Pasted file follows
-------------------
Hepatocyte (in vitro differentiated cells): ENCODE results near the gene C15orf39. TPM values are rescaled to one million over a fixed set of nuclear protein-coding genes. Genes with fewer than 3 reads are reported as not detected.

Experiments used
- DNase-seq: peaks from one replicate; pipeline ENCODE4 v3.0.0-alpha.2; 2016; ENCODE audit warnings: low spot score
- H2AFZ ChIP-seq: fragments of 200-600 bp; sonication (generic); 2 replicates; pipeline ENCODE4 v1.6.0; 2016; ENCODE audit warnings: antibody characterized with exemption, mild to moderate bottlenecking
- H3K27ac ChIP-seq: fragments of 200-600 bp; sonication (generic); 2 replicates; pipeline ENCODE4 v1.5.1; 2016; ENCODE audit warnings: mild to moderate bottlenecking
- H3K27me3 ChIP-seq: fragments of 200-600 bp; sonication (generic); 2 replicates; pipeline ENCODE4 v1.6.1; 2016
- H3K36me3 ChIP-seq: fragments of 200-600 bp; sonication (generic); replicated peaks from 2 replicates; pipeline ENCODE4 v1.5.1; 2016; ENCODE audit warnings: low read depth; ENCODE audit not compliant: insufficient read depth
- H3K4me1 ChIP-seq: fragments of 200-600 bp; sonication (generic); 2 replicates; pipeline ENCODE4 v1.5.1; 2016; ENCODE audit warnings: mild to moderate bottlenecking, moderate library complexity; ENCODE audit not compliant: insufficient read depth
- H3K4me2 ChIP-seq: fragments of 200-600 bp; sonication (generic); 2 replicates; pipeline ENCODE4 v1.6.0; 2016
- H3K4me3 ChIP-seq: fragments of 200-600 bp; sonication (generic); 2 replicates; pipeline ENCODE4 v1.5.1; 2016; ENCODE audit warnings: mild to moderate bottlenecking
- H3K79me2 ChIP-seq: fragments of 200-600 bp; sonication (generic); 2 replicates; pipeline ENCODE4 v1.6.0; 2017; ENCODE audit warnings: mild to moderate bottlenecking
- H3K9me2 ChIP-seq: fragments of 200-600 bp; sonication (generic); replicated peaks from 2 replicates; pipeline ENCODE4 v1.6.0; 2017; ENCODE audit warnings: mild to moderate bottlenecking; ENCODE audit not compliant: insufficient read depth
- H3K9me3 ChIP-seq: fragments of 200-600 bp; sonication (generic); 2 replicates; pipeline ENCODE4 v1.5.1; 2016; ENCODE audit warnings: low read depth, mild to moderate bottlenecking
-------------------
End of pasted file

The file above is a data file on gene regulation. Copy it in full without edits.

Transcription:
Hepatocyte (in vitro differentiated cells): ENCODE results near the gene C15orf39. TPM values are rescaled to one million over a fixed set of nuclear protein-coding genes. Genes with fewer than 3 reads are reported as not detected.

Experiments used
- DNase-seq: peaks from one replicate; pipeline ENCODE4 v3.0.0-alpha.2; 2016; ENCODE audit warnings: low spot score
- H2AFZ ChIP-seq: fragments of 200-600 bp; sonication (generic); 2 replicates; pipeline ENCODE4 v1.6.0; 2016; ENCODE audit warnings: antibody characterized with exemption, mild to moderate bottlenecking
- H3K27ac ChIP-seq: fragments of 200-600 bp; sonication (generic); 2 replicates; pipeline ENCODE4 v1.5.1; 2016; ENCODE audit warnings: mild to moderate bottlenecking
- H3K27me3 ChIP-seq: fragments of 200-600 bp; sonication (generic); 2 replicates; pipeline ENCODE4 v1.6.1; 2016
- H3K36me3 ChIP-seq: fragments of 200-600 bp; sonication (generic); replicated peaks from 2 replicates; pipeline ENCODE4 v1.5.1; 2016; ENCODE audit warnings: low read depth; ENCODE audit not compliant: insufficient read depth
- H3K4me1 ChIP-seq: fragments of 200-600 bp; sonication (generic); 2 replicates; pipeline ENCODE4 v1.5.1; 2016; ENCODE audit warnings: mild to moderate bottlenecking, moderate library complexity; ENCODE audit not compliant: insufficient read depth
- H3K4me2 ChIP-seq: fragments of 200-600 bp; sonication (generic); 2 replicates; pipeline ENCODE4 v1.6.0; 2016
- H3K4me3 ChIP-seq: fragments of 200-600 bp; sonication (generic); 2 replicates; pipeline ENCODE4 v1.5.1; 2016; ENCODE audit warnings: mild to moderate bottlenecking
- H3K79me2 ChIP-seq: fragments of 200-600 bp; sonication (generic); 2 replicates; pipeline ENCODE4 v1.6.0; 2017; ENCODE audit warnings: mild to moderate bottlenecking
- H3K9me2 ChIP-seq: fragments of 200-600 bp; sonication (generic); replicated peaks from 2 replicates; pipeline ENCODE4 v1.6.0; 2017; ENCODE audit warnings: mild to moderate bottlenecking; ENCODE audit not compliant: insufficient read depth
- H3K9me3 ChIP-seq: fragments of 200-600 bp; sonication (generic); 2 replicates; pipeline ENCODE4 v1.5.1; 2016; ENCODE audit warnings: low read depth, mild to moderate bottlenecking